He watched her lips moving, and the world seemed to slow down a degree. He reached for his glass, and it took longer than expected to feel the cool stem against his fingers. He took a slower sip, and yes, that was better – though maybe his taste buds had all been burned out with the first go. He thought he tasted a bit of anise, and the sugar, sweetening the rest.

Though, really, wasn’t that like washing a lead pipe down with a lemon wedge?

The inside of his scalp was tingling – the side facing his brain, and he thought he could feel the individual roots of his hairs, all tugging in some wind that didn’t touch his face.

Drusilla’s silken hand cupped his cheek, turning him toward her, and he saw the stars in her eyes.

“Do you see, Spike?” Her voice sounded as though from a great distance away, down a corridor, but her face was close, very close, and his lips were pressing to hers before he could answer.

Yes, he saw. He saw it all.

Somehow they were dancing, then, and the bar was gone, replaced with swirling lights and the mad music of calliopes. He held on to her slender waist as his only lifeline and together they spun and spun and spun under the stars and laughing sky.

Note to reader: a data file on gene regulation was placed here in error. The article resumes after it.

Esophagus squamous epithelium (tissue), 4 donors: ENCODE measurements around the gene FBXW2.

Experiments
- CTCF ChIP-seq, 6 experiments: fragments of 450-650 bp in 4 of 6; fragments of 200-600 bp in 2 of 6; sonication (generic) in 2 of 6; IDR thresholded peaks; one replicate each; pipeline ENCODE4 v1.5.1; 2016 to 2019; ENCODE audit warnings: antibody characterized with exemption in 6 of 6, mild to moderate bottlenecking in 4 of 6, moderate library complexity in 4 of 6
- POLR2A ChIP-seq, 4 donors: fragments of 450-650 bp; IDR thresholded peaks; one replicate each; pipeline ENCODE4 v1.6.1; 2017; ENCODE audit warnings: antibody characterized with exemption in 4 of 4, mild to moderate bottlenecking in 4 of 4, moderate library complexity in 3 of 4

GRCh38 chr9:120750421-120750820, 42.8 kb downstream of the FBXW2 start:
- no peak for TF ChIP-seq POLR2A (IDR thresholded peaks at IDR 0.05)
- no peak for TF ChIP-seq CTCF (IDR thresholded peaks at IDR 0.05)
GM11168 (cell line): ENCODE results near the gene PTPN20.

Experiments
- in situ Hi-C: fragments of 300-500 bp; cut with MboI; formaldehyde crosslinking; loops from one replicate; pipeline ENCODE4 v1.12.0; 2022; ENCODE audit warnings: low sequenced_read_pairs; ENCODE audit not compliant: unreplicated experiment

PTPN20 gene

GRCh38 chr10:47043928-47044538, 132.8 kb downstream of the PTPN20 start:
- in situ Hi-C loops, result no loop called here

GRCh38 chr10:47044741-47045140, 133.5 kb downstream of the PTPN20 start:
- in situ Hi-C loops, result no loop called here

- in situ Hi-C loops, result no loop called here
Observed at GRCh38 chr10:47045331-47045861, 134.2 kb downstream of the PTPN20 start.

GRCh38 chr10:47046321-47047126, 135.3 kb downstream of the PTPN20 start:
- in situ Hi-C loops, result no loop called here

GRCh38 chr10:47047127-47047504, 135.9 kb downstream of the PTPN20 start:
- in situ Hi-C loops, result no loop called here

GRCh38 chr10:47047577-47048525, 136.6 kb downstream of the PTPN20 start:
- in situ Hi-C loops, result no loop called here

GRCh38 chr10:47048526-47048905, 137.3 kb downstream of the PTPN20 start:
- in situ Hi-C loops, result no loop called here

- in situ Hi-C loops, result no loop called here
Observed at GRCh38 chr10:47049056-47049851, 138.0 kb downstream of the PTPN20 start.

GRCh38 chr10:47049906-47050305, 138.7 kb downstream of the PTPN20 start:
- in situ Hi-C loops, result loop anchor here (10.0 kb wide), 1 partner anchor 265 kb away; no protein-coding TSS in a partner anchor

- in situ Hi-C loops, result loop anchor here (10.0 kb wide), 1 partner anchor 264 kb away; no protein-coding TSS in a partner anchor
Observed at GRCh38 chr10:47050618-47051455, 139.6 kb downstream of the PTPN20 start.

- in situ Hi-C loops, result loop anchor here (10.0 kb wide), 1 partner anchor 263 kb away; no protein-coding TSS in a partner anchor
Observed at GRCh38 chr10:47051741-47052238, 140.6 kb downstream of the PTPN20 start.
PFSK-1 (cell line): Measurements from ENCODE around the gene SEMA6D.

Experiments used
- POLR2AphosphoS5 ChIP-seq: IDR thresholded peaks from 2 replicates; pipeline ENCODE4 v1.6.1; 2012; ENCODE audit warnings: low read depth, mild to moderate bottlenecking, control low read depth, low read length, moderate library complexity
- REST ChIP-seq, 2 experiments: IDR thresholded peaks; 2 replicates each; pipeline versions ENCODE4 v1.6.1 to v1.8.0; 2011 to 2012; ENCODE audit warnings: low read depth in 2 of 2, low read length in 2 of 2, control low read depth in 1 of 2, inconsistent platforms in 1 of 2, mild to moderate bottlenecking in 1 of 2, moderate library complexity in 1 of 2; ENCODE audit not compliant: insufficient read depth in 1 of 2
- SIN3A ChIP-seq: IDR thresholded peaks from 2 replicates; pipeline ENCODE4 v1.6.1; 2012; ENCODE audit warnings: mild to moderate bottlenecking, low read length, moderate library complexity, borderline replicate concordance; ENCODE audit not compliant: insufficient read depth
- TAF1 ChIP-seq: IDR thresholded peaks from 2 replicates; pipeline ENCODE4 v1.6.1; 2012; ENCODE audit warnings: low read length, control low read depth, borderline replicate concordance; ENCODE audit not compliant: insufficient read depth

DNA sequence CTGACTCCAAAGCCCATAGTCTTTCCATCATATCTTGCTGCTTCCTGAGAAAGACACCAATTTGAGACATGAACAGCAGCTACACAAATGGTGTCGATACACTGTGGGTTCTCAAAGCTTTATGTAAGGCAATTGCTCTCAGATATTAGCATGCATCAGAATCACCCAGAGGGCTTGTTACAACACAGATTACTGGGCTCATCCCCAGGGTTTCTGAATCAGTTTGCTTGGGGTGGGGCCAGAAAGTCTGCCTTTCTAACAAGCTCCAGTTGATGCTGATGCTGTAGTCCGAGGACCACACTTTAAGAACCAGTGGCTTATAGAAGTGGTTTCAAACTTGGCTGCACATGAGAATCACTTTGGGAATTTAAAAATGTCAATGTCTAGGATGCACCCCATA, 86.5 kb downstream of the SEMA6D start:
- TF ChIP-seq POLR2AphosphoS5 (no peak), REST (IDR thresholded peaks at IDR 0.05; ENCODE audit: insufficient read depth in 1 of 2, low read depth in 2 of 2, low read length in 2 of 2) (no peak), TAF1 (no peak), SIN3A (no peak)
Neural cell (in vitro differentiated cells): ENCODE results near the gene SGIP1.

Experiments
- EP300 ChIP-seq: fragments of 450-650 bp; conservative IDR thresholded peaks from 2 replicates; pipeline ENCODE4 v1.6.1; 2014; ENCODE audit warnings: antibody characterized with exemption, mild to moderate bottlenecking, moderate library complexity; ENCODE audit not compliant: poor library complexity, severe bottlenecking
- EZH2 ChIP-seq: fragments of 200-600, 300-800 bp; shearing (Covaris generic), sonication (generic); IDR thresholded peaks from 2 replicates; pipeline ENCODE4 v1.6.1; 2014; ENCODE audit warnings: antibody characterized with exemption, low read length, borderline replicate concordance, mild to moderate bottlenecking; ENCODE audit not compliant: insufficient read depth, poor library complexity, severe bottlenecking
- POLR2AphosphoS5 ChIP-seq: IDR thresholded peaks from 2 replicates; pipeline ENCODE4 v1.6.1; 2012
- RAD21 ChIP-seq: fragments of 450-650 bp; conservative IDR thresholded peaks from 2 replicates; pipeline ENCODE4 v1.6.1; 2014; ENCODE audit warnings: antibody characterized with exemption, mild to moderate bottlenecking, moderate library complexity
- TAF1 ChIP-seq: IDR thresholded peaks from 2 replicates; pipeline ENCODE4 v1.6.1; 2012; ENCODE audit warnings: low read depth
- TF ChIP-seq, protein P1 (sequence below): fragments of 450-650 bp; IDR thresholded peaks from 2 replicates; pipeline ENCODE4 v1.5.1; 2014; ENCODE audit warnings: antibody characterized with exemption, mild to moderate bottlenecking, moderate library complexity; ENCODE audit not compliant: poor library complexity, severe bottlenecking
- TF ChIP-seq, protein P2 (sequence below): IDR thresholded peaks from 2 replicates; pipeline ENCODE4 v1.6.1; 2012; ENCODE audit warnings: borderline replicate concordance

He woke up the next afternoon in a chicken coop, covered all over in feathers and the blood of some poor bastard whose general appearance and social class were hard to determine, since he was spread pretty evenly around the barn.

Also, Spike’s head felt like an over-ripe melon about to burst.

But Drusilla crawled over to him, her new brown dress quite ruined, and set her hands on his chest and peered into his eyes like an eager kitten. “You did see it, Spike, didn’t you? You saw the fairies?”

And despite the headache, the taste of dirty feathers in his mouth, and the itch of a hundred tiny sunlight pinholes peeking at them through the shabby roof, Spike smiled. “I did see them, petal. I saw them with you.” He brushed feathers out of her hair and she kissed him rapturously.

***

“Normally, absinthe is just bloody high octane alcohol with herbs,” Spike twirled his half-empty whiskey glass and looked forlornly at the amber liquid inside, reflecting the bright red and blue of a Budweiser sign on the wall behind him. “But it turns out the cheap absinthe brands used heavy metals to get the color right. Caused all kinds of poisonings. Hallucinations.” He tossed the last of the whiskey back, swallowed, and set the glass down. “Given how piss-poor this shit affects me, that glass must’ve been solid death for any human stupid enough to drink it.”

He glanced at Dawn, “That answer your question, bit?”

“Yeah,” she pushed the menu away. “Fine, Mr. Chaperone. It’s not like it would’ve been that cool, anyway.”